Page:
Newly Diagnosed

Not too many people find AFTD by accident. Most likely, you have found us because you, a family member, or friend has been diagnosed with one of the frontotemporal degeneration disorders (behavioral variant FTD, primary progressive aphasia, corticobasal degeneration, FTD with motor neuron disease or progressive supranuclear palsy). While the road ahead may seem daunting, AFTD is here to provide information and support throughout your journey.

NewlyDxcover

AFTD has published a booklet that helps individuals with FTD and their families take a strategic approach to the diagnosis and prepare for the changes it brings.  Download an electronic version of  A Guide for Managing a New Diagnosis – The Doctor Thinks It’s FTD. Now What?  or click here to order a hard copy.

What is frontotemporal degeneration (FTD)?

One of the most important tasks when you are confronted with a diagnosis of FTD is to learn about the disease.  Understanding the symptoms and general course of the disease will guide how you approach ways to stay active, engaged and become informed about services and supports that can help.

The Understanding FTD section of this website includes a disease overview, detailed descriptions of each of the FTD disorders and information on other aspects of the disease.

The Need for Support

FTD can be a very isolating disease unless you take active steps to develop a network of social, emotional and practical supports.  No one – even the most capable, loving and determined – can manage everything alone.  Connecting with others who understand FTD can be a lifeline.

The Life with FTD section of this website provides a variety of resources that may help. You will find reliable information, caregiver experiences, and places to turn.

  • There are an increasing number of support options for people with FTD.  Visit I Have FTD.
  • Face to face, telephone and on-line support groups for caregivers are described in the Support section.Face to face groups are listed on the page of activities for each geographic region.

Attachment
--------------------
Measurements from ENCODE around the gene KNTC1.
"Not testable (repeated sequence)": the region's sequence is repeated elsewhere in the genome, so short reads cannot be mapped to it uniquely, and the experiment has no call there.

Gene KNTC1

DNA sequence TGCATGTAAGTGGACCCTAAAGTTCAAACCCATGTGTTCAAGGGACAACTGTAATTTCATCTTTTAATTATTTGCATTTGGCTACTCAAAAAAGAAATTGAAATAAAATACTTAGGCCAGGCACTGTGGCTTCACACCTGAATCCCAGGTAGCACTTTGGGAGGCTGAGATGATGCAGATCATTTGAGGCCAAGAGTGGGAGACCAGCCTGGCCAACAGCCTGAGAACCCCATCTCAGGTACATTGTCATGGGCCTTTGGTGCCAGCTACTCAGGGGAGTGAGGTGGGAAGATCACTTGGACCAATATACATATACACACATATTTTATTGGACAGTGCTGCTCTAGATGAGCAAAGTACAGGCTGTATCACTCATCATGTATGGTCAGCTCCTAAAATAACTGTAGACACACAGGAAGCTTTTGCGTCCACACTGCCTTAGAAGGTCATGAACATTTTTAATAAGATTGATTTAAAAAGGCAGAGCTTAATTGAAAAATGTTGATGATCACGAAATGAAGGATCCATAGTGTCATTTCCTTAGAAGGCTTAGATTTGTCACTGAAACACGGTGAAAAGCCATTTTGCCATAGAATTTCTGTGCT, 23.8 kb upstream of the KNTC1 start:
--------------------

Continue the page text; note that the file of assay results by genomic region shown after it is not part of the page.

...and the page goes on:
Planning for Care

Upon diagnosis you are quickly faced with many questions about finding good health care and anticipating future needs.  Remember, not everything has can be done – or has to be done – at once.  Identify a few priorities that will help you establish a strong foundation on which to build: create your care team and address financial and legal planning. While it may be uncomfortable to address issues that anticipate progression of the disease, early planning allows the person with FTD to participate in decision-making as fully as possible.

  • For an overview of topics related to creating and coordinating a care team visit, Managing Health Care.
  • For information on Power of Attorney, Social Security Disability benefits and other legal and financial topics visit Legal and Financial Planning.

While this can be a very difficult time for you and your family, you are not alone.  AFTD offers a connection to individuals, families and healthcare professionals who understand the impact of FTD on people’s lives.

Next Steps

Visit Confident Caregiving for tips that will encourage you to learn skills and develop confidence in decisions as you move ahead.

Download a checklist of activities for a strategic approach to the diagnosis.

Read This Moment for one caregiver’s reflections on adjusting to her husband’s diagnosis with FTD.

Read Structuring the Day for one approach to creating a positive daily routine that benefits the person with FTD and their caregiver.

Get to know AFTD.  Sign up for our newsletter and other communications to stay current on developments at AFTD and in the field. (See the home page.) Contact AFTD’s HelpLine with questions or if you want to get involved:[email protected] or toll free at 866-507-7222.